Underutilized Commodities for Health

ImplantsWhen the inaugural issue of the Global Health: Science and Practice (GHSP) Journal was launched this week I was delighted to see articles on the use of chlorhexidine for umbilical cord care to improve newborn survival and the promise of contraceptive implants to meet growing family planning demand. What do these two articles have in common? They both discuss one of the 13 underutilized commodities for health identified by the UN Commission on Life-Saving Commodities for Women and Children, which is a part of the Every Woman, Every Child movement.

The Commission selected commodities according to the global burden of disease and the evidence of their efficacy and safety for addressing the reproductive, maternal, newborn and child health ‘Continuum of Care’ that were receiving limited funding and showed untapped potential:

Maternal health

  1. Oxytocin (for post-partum hemorrhage)
  2. Misoprostol (for post-partum hemorrhage)
  3. Magnesium Sulfate (for eclampsia and severe pre-eclampsia)

Newborn health

  1. Injectable antibiotics (for newborn sepsis)
  2. Antenatal corticosteroids (for preterm respiratory distress syndrome)
  3. Chlorhexidine (for newborn cord care)
  4. Resusciation devices (for newborn asphyxia)

Child health

  1. Amoxicillin (for pneumonia)
  2. Oral rehydration salts (for diarrhea)
  3. Zinc (for diarrhea)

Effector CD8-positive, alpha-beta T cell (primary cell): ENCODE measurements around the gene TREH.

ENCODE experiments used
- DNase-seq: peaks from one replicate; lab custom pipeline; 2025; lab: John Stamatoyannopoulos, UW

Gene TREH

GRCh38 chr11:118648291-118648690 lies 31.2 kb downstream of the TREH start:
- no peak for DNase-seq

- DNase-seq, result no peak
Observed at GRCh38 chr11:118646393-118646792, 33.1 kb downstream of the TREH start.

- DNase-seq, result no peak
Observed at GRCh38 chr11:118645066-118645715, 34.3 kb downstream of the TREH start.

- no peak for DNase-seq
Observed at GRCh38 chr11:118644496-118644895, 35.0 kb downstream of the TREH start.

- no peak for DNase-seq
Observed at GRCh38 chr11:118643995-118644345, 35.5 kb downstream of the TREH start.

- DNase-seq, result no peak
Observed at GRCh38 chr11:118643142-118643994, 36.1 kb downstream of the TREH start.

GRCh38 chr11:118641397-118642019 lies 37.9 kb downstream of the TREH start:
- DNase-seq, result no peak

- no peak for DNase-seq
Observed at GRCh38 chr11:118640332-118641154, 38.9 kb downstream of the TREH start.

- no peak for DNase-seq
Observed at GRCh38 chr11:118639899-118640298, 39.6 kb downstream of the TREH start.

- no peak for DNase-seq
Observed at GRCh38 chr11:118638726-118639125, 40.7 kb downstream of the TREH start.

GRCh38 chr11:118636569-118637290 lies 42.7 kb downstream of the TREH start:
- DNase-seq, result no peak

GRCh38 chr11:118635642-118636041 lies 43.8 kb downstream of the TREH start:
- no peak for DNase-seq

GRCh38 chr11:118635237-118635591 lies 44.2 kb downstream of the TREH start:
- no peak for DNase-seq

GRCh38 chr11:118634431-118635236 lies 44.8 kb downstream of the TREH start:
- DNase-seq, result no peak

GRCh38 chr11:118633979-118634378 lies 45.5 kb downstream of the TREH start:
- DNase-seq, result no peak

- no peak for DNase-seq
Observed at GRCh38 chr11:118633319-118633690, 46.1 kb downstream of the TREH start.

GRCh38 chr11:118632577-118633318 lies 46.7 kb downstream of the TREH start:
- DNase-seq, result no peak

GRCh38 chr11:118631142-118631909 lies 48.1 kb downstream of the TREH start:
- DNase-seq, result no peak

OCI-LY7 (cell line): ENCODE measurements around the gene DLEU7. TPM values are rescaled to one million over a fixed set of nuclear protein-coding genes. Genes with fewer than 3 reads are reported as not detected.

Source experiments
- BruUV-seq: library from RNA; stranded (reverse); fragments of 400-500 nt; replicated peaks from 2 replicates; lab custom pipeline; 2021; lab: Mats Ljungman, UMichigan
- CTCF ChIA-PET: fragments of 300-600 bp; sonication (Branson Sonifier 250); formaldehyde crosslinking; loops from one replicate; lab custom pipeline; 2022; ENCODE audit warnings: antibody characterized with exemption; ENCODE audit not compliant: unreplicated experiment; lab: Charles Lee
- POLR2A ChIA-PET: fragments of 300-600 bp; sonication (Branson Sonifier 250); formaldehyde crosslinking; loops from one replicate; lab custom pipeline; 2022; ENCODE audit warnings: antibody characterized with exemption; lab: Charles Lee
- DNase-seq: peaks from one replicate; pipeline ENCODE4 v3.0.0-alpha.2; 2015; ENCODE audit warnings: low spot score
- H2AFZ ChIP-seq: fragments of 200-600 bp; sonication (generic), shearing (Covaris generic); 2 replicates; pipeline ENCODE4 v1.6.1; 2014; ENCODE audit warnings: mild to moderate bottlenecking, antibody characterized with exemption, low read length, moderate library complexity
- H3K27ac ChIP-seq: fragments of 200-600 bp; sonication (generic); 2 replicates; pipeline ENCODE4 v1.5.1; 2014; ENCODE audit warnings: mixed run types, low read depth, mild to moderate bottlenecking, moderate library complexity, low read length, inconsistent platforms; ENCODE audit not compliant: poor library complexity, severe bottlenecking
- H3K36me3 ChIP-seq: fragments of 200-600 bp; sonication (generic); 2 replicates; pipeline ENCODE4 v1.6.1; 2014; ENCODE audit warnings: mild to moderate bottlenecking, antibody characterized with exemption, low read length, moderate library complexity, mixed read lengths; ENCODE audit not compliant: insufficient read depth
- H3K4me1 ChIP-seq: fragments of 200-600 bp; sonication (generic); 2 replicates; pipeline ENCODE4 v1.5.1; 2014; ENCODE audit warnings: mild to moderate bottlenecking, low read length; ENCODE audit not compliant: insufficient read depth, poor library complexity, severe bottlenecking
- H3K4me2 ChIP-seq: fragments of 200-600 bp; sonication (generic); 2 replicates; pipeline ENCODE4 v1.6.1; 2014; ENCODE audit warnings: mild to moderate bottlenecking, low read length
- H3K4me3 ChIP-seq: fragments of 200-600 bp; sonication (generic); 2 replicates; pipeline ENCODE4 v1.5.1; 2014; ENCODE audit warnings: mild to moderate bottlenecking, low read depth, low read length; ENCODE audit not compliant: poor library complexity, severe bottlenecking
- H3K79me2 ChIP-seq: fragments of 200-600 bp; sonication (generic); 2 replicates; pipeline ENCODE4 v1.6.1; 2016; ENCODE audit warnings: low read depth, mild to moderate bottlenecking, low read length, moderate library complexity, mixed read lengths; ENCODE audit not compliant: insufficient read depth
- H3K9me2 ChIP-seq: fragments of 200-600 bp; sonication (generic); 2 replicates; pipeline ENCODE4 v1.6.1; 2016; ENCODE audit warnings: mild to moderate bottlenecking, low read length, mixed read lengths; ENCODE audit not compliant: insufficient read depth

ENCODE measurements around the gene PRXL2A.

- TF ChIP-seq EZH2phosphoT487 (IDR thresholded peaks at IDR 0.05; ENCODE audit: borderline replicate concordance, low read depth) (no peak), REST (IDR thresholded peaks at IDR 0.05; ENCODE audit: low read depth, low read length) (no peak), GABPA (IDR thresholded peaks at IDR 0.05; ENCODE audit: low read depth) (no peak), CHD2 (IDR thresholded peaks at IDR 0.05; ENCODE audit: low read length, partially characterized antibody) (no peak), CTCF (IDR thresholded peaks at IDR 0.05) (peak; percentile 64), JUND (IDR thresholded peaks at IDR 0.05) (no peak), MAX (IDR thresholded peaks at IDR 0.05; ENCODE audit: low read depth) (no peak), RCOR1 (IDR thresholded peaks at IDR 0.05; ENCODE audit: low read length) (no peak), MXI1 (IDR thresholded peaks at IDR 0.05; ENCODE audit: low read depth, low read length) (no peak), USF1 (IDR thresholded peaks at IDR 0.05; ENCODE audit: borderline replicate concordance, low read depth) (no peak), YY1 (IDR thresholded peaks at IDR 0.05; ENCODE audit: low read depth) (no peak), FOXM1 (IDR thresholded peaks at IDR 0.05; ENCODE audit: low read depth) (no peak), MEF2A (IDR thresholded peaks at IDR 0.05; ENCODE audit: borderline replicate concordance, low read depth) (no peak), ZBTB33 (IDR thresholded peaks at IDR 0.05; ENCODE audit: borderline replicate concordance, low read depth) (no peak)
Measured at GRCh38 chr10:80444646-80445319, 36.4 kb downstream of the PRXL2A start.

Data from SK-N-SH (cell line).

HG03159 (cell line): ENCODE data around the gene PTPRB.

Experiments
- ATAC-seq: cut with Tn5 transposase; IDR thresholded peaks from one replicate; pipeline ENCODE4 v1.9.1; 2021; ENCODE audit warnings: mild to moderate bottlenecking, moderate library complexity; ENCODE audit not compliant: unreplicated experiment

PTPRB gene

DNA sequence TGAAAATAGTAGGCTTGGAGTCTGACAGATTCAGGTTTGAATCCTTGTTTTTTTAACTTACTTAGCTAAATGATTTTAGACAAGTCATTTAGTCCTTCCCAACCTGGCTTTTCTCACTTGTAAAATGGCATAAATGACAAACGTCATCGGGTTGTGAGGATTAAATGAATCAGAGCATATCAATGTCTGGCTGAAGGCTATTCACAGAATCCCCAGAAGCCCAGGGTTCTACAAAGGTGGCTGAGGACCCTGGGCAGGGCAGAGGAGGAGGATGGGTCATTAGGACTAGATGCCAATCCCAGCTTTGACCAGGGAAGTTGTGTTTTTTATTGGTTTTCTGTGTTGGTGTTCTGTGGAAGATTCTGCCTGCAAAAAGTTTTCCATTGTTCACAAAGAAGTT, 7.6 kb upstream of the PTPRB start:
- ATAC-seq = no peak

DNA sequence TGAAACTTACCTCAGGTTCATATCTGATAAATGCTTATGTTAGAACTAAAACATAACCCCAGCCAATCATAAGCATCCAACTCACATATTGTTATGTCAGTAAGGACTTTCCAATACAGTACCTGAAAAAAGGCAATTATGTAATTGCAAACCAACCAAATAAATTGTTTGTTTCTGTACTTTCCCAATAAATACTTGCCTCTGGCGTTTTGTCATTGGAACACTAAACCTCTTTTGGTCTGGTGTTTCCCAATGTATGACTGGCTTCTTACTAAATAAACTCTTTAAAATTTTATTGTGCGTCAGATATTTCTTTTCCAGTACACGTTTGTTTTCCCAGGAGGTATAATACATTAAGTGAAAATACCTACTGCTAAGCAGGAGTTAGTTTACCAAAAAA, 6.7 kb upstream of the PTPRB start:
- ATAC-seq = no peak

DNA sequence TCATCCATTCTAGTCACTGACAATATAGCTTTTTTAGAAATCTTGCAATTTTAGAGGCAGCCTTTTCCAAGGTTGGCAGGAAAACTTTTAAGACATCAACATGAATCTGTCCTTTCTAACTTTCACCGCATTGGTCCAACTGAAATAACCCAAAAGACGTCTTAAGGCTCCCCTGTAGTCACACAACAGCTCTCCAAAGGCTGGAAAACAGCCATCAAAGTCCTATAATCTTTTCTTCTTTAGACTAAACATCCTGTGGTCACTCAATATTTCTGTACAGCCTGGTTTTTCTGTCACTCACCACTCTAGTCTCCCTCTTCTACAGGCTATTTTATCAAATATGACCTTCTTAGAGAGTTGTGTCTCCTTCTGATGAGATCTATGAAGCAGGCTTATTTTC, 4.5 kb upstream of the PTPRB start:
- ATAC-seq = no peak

Reproductive health

  1. Female condoms (for family planning/HIV prevention)
  2. Contraceptive implants (for family planning)
  3. Emergency contraception (for family planning)

The scale up of these 13 commodities would also make a major contribution to achieving the goals set out in the Child Survival Call to Action, which challenged the world to reduce child mortality to 20 or fewer child deaths per 1,000 live births in every country by 2035.

The UN Commission recognized that major barriers that prevent the utilization of these commodities include lack of awareness of how, why and when to use them, financial constraints and socio-cultural issues. A Technical Reference Team (TRT) on Demand and Utilization was established, convened by USAID, to spearhead global action that would support country-level interventions to increase demand for and utilization of health services and products, through strategic behavior change communication, social marketing and other demand generation strategies.

HC3 is leading implementation of the TRT’s global initiatives, synthesizing current evidence related to demand creation across the commodities, identifying recommendations for the application of information and communication technologies (ICT) and new media, and developing resources and tools that can help kick-start the process for demand creation in countries. The TRT is also developing strategic communication tools on engaging with private sector organizations and forging innovative partnerships. Such partnerships may take a number of different forms, including collaboration with the media and entertainment industries to support inclusion of health messaging in commercial productions, or partnerships with businesses to provide demand creation activities as part of workplace-based healthcare.

Hopefully in the future, we will see more evidence on these 13 underutilized commodities emerging in GHSP and other journals and forums. There is a need to improve our understanding of the social and behavioral barriers and facilitators to their uptake among a range of audiences – caregivers, service providers, religious leaders and policymakers – and share lessons learned on the implementation of strategic interventions to increase demand for these 13 commodities. If that is done well and then coupled with improved supply and effective regulation, we could save the lives of more than 6 million women and children.

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